The war between hospitals and pharmaceutical companies over drug prices revved up this week, as PhRMA released an new report accusing hospitals of marking up drug prices by an average of 500%.
The PhRMA-commissioned Moran Company report found that about one in six hospitals charge patients and insurers seven times the original price of the medicine, while one in 12 mark up drugs over 1,000%. The AHA called the study an "obvious attempt to divert attention away from a problem of [pharma's] own making: skyrocketing drug prices."
Hospitals, meanwhile, are taking matters into their own hands, at least with generics. An Intermountain-led coalition of hospitals that aim to make the copycat drugs more available named former Amgen chief quality officer Martin VanTrieste as CEO on Thursday , officially launching as Civica Rx.
The moves are the latest in an ongoing blame game between big pharma, pharmacy benefit managers, insurers and hospitals over high drug costs.
Some of the debate has dealt with the future of the 340B prescription drug program, which requires drugmakers to give discounts on certain outpatient medicines to some hospitals. The American Hospital Association just filed its third challenge to a planned cut to the program for hospitals.
A January analysis from the Health Care Cost Institute pinpointed prescription drug costs as the lead culprit driving health care spending, with the highest cumulative spending growth of any other category. Spending on prescription drugs increased 27.2% between 2012 and 2016, and drug prices grew 25% in the same period.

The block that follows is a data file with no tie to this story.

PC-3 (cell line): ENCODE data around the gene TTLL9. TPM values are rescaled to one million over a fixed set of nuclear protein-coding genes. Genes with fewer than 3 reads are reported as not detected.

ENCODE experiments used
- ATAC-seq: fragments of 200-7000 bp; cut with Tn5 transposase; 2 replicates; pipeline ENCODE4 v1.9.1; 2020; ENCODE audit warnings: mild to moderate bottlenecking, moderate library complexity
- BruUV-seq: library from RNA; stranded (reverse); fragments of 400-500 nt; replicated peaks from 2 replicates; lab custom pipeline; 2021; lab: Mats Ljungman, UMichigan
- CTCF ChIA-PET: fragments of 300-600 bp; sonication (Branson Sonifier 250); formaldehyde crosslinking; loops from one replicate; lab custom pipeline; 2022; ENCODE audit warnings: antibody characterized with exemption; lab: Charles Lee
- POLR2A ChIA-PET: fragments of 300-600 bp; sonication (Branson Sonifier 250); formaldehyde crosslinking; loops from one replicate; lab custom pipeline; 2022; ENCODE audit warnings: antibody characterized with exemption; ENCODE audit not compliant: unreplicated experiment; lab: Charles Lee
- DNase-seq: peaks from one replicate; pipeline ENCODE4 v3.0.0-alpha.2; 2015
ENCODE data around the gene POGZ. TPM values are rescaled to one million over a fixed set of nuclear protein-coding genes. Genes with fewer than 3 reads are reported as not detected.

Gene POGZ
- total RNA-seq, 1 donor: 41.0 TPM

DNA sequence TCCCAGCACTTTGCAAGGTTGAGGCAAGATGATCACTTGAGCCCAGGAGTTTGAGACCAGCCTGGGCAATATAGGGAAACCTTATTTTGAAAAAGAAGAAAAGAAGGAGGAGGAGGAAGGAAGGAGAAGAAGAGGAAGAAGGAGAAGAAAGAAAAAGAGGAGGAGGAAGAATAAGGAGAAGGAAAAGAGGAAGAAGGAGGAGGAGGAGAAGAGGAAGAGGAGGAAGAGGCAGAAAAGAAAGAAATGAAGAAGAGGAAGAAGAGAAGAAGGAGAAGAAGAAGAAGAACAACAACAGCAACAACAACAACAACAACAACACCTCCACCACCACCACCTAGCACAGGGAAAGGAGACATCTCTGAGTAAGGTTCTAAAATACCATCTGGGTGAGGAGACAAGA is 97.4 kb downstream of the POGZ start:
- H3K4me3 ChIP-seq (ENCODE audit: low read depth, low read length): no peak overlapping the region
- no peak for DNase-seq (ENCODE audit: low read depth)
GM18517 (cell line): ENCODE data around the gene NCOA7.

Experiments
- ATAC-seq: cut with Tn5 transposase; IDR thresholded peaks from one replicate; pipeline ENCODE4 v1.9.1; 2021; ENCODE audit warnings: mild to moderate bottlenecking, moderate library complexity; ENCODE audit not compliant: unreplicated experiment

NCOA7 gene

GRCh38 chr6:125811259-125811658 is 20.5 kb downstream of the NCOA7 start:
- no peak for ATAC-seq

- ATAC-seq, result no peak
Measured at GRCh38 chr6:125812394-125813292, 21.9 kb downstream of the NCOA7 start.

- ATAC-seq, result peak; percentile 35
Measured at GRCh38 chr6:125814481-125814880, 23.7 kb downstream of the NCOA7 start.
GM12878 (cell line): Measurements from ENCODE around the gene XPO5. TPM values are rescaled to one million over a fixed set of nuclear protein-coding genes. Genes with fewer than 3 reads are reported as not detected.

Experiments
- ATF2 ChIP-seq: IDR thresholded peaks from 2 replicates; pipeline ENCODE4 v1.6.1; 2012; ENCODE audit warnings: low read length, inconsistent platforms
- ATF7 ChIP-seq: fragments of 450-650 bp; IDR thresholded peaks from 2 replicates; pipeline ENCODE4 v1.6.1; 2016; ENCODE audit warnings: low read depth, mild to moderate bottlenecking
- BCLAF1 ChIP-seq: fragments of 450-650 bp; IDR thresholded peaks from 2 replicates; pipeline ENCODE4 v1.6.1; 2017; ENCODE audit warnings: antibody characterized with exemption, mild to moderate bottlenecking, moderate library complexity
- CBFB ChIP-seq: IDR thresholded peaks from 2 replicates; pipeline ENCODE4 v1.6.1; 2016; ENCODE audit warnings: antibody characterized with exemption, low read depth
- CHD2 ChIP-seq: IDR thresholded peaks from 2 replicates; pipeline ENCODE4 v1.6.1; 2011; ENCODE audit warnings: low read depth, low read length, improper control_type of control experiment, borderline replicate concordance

Faced with figures like these and the ire of lawmakers, PhRMA has fought back aggressively with ads, lobbying and other tactics to justify the price of medications. The lobby also this week released a new "Let’s Talk About Cost" advertising push as part of a campaign stretching back to last year.
The Moran analysis of hospital charges and Medicare claims data found that almost one in five of the 3,792 hospitals studied upcharge patients and insurers for medicine by 700%. A large majority of hospitals asked for more than double the medicine's original cost, and 53% of facilities marked up drugs between 200% and 400%. Just 2% had a markup range under 100% and, on average, hospitals charged 479% of their cost for drugs nationwide.
Amid the intense scrutiny and ongoing drug shortages, big hospitals are wading into the pharmaceutical territory with Civica Rx, the new nonprofit generic drug company created by a group of large provider systems.
Previously known as Project Rx, the initiative was announced in January by Intermountain Healthcare, Ascension, SSM Health and Trinity Health in consultation with the U.S. Department of Veterans Affairs. New members added since then include Catholic Health Initiatives, HCA, Mayo Clinic and Providence St. Joseph Health.
Along with the appointment, Civica Rx announced it has pinpointed 14 — yet unnamed — generic drugs as the initial focus of its efforts. The company will be an FDA-approved manufacturer, though it does not yet know if it will directly make the generics itself or sub-contract to other parties, and expects to have its first products on the market as early as next year, according to a press release.
A study released this week found that the U.S. healthcare system could save billions of dollars if branded drug manufacturers weren't abusing federal programs meant to improve drug safety. Brand name medicines account for 72% of drug spending nationwide, yet only 10% of filled prescriptions, according to a 2016 JAMA report.